What are some major research gaps that you believe needed to be addressed? Gaps could be in the field in general, or in your area of research.

Asked by Jeff Musk

Stacie Petter

Professor of Information Systems, Baylor University
Waco, Texas Area
for : Professor of Information Systems, Baylor University
Summarized By: Jeff Musk on Thu Nov 29 2018
Right, have to think for a moment on that one. I think that's a hard question to answer because there's so many opportunities to be addressed. And I think the field is just continually changing. The gaps that exist today, some of them didn't exist years ago, and things that we thought were so important and maybe were gaps two years ago aren't relevant today because that technology is outdated. I think, you know, if I think about where we need to go moving forward, you know we're in a time where there's more and more technology becoming more and more pervasive, and that's been true for a long time. That hasn't changed, but it's just the scale at which things are changing is so rapid now. How much the technology is influencing and disrupting industry. It's just continuing to keep charging along, whether it be innovations like Blockchain or artificial intelligence and data analytics. And you know so many other ways that were using technology if to involve and effect individuals, organizations and society. And I think we have to just be careful not to do the same old thing that we've always done and apply it to new technology. So applying old research models to new technology probably isn't what's all that interesting. It's about trying to find where the interesting things about these new phenomena that we have that are different than new technologies that came out ten, fifteen, twenty years ago. What are those research opportunities that exist there? So the key is that this is always, these gaps are always changing. I don't, it's hard that's why it's a hard question to answer because they're always moving as technology is changing and moving.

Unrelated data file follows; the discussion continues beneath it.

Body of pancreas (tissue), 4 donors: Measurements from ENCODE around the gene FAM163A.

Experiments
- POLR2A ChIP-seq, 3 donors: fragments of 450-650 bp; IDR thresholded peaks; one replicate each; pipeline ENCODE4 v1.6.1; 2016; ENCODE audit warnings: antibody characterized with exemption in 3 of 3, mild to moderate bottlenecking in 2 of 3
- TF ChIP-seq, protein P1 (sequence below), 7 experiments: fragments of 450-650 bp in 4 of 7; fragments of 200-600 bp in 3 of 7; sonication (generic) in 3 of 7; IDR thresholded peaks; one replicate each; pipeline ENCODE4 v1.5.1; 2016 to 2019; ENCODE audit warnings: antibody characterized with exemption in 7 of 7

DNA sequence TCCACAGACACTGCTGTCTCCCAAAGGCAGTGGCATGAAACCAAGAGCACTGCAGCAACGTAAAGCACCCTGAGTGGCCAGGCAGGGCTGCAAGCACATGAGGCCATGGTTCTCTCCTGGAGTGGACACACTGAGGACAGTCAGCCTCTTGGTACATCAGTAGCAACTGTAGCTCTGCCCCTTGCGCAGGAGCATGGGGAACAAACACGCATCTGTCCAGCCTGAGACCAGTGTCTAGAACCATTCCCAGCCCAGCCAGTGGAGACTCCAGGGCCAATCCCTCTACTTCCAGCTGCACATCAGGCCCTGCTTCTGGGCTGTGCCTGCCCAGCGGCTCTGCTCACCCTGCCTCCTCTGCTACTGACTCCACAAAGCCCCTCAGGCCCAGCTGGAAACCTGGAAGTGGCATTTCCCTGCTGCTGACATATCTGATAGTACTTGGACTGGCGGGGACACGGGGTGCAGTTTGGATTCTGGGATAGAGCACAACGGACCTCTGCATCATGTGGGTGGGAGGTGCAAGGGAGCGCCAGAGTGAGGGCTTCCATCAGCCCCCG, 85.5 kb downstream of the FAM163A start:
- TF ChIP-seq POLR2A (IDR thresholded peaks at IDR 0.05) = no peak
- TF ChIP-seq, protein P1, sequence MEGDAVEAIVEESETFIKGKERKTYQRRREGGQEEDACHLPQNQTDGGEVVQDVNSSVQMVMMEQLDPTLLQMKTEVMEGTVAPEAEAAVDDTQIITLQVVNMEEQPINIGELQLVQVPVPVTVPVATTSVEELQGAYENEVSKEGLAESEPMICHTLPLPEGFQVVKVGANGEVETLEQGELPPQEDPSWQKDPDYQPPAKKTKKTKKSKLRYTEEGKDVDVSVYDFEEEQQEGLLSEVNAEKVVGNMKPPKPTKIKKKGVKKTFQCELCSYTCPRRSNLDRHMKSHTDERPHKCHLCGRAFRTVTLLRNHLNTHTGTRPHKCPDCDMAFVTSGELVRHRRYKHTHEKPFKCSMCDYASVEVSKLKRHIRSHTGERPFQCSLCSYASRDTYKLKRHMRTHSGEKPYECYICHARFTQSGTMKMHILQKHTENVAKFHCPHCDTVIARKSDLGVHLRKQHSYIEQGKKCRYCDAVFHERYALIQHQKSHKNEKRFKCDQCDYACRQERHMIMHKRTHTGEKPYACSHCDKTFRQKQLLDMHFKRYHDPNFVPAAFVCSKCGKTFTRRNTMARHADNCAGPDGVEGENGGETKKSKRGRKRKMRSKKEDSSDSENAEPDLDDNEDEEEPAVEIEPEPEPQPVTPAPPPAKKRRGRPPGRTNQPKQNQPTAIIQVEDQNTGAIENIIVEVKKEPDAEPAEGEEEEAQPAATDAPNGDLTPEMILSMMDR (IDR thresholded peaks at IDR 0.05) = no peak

What do you look for while accepting Ph.D. students or postdocs? What kind of funding do they get and for how many years?

Asked by Jeff Musk

Stacie Petter

Professor of Information Systems, Baylor University
Waco, Texas Area
for : Professor of Information Systems, Baylor University
Summarized By: Jeff Musk on Thu Nov 29 2018